Obama’s geography lesson

We wanted to launch this blog in time to cover the 2008 presidential primaries, but we can’t guarantee that those primaries will be at all exciting. Things on the Republican side seem fairly volatile, but the Democratic campaign has been in a holding pattern for most of the year, with Hillary Clinton holding a double-digit lead in almost every national poll and Barack Obama stalled in second place.

Clinton is not the inevitable nominee, but the race is hers to lose. Not only is she leading nationally (a fact that does matter), but she’s ahead in almost every state poll. (Go to Dave Leip’s Atlas of Presidential Elections to see her breadth of support.) One key to her success so far is her overwhelming support in the Northeast, which has been her home region for only eight years, or since she moved to New York to run for the US Senate. This is a huge disadvantage for Obama. Only once has a cool, calm liberal with a base in well-educated suburbia won the Democratic nomination in recent years: Michael Dukakis in 1988. Dukakis swept primaries and caucuses in the Northeast and West and did well enough in the Midwest to make up for disastrous showings in the South. True, there are obvious reasons why Obama could run better than Dukakis did in the South — not only because he can appeal to the large number of black voters there but because the Democratic primary electorate has become somewhat more liberal since 1988 (partly because so many white conservatives have moved into the Republican camp). But there is no way that the South is going to be Obama’s strongest region; the South tends to support centrist candidates and establishment candidates, and Clinton wins on both measures.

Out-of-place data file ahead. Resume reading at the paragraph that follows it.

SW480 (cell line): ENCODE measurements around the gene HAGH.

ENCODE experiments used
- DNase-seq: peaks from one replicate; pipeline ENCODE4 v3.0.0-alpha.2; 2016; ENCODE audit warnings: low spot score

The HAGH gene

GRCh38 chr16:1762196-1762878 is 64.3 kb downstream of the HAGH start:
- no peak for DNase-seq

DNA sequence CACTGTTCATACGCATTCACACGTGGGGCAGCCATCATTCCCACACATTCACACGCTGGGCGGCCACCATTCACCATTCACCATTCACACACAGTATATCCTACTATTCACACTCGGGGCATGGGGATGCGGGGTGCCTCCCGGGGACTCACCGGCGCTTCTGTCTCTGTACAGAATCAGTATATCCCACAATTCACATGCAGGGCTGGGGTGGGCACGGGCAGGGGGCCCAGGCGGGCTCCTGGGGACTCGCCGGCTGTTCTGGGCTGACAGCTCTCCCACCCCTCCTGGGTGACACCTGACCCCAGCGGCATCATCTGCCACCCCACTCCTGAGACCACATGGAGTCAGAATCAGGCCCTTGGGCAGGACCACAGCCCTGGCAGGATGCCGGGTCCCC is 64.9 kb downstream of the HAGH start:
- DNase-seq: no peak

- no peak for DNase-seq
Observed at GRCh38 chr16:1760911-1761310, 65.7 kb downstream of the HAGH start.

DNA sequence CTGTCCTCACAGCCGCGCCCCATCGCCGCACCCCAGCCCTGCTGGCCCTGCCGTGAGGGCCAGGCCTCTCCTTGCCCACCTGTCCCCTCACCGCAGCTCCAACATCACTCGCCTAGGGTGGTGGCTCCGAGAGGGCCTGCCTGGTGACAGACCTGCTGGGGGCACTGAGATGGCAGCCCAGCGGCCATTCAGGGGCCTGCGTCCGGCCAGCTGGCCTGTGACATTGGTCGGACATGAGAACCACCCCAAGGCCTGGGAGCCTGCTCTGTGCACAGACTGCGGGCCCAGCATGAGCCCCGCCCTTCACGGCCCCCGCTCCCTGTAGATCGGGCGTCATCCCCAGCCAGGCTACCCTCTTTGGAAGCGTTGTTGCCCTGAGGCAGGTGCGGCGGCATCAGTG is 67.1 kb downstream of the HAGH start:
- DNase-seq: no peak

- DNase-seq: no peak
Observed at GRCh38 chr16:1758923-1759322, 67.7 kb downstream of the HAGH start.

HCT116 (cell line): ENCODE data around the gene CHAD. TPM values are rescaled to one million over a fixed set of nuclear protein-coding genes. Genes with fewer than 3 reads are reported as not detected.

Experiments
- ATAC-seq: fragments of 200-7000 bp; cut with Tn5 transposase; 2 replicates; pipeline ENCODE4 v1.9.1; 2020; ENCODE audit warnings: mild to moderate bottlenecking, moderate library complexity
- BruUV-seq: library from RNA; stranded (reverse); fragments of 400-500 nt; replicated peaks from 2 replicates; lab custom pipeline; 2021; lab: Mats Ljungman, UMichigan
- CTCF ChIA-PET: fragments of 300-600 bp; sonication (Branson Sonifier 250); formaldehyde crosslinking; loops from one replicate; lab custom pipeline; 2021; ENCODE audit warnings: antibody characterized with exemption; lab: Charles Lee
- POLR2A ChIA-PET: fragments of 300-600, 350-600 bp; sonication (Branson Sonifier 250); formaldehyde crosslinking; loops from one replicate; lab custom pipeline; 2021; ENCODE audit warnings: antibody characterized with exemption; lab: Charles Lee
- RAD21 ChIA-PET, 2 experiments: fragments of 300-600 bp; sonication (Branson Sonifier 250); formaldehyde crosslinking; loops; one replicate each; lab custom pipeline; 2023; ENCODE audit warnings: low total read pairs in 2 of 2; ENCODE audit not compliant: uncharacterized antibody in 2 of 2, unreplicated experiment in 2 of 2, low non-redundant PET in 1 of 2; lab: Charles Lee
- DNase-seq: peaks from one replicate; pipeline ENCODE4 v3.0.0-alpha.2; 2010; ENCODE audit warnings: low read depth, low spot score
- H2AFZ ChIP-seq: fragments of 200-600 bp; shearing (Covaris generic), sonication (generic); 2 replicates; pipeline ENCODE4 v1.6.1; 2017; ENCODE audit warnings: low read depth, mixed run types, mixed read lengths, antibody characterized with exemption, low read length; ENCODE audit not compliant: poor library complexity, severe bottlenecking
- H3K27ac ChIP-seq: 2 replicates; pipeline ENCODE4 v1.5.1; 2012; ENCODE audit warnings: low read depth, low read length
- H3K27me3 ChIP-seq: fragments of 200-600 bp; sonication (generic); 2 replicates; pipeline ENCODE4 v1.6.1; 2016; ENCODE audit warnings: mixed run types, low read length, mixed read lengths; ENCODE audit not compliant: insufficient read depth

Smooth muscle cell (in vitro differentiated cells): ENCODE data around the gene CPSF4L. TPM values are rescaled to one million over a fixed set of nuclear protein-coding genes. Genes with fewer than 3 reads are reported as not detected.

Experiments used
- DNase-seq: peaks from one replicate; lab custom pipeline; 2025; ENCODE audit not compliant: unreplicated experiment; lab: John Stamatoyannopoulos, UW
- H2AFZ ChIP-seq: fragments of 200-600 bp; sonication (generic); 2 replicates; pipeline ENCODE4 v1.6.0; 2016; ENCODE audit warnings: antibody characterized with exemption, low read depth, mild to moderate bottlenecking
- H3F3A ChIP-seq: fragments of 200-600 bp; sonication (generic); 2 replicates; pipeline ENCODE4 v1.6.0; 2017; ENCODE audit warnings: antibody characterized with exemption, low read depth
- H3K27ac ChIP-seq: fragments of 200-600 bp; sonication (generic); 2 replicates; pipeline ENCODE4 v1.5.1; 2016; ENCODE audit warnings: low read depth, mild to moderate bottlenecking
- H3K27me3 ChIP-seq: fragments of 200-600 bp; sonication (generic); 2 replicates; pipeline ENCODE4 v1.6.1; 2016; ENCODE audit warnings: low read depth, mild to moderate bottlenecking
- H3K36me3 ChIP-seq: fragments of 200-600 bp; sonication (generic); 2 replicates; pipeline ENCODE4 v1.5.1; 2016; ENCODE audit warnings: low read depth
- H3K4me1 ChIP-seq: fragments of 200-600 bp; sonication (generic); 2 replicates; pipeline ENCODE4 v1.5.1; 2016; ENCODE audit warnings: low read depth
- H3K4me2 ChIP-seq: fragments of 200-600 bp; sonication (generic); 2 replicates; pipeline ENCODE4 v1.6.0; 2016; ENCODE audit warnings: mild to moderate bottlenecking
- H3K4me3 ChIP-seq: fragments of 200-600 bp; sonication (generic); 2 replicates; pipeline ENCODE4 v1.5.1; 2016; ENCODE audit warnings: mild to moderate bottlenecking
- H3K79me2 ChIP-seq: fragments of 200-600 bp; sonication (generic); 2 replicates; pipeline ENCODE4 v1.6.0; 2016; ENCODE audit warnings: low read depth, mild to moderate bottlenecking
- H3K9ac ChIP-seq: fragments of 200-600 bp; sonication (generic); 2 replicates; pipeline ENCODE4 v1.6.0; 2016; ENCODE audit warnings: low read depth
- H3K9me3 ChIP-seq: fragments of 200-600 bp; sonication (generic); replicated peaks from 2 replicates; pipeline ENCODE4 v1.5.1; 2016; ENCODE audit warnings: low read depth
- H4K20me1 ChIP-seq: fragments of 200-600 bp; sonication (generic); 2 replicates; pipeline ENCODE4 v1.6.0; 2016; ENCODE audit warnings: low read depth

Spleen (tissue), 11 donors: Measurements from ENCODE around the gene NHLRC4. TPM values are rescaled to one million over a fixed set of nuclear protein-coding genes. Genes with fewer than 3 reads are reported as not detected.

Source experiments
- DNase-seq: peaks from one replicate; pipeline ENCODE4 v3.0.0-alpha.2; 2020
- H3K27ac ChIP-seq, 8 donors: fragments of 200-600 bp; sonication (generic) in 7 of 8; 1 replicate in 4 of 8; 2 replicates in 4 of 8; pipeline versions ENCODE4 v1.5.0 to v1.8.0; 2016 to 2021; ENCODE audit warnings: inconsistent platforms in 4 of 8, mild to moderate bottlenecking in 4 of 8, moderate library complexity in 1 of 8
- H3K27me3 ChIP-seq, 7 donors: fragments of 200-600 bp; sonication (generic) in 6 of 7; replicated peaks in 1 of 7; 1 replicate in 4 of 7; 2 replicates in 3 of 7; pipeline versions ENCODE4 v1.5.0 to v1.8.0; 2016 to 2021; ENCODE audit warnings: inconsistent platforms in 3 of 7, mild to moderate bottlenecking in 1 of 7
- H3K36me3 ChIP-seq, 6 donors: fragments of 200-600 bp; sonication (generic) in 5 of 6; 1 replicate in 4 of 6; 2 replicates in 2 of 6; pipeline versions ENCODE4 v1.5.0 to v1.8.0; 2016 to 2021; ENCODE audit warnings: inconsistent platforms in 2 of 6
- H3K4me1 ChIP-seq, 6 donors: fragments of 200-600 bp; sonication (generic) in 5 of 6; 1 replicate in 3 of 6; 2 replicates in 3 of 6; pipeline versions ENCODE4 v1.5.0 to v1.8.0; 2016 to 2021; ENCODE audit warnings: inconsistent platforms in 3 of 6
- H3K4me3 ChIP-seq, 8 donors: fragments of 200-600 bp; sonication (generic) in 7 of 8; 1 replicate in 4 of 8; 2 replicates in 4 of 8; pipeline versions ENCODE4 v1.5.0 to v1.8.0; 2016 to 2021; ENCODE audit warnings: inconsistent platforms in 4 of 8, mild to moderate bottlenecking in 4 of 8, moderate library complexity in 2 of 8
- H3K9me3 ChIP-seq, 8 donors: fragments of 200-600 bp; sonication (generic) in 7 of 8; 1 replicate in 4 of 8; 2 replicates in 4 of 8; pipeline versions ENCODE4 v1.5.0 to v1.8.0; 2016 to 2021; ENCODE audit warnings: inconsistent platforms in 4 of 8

Current polls have Clinton ahead of Obama by wide margins in Maryland, New Jersey, New York, Pennsylvania, and, perhaps most importantly, New Hampshire. This is Dukakis territory, and it was Paul Tsongas territory in the states that held contests before he withdrew from the race in 1992. If Obama can’t at least break even in what has traditionally been the home base of reformist liberals, it’s hard to believe that he can be a serious threat to Clinton’s nomination.

UPDATE: New Washington Post poll has Clinton at 53 percent nationwide and at 65 percent in the Northeast. Another New Yorker, Rudy Giuliani, is way ahead in the race for the Republican nomination. If these polls hold up, we will have the first general election between two Northeastern candidates since 1944. The region may be steadily declining in its share of the US population (and share of the Electoral College), but that fact may enhance to the Northeast’s appeal in the rest of the country. It’s been a long time since people could plausibly argue that Eastern bankers run America.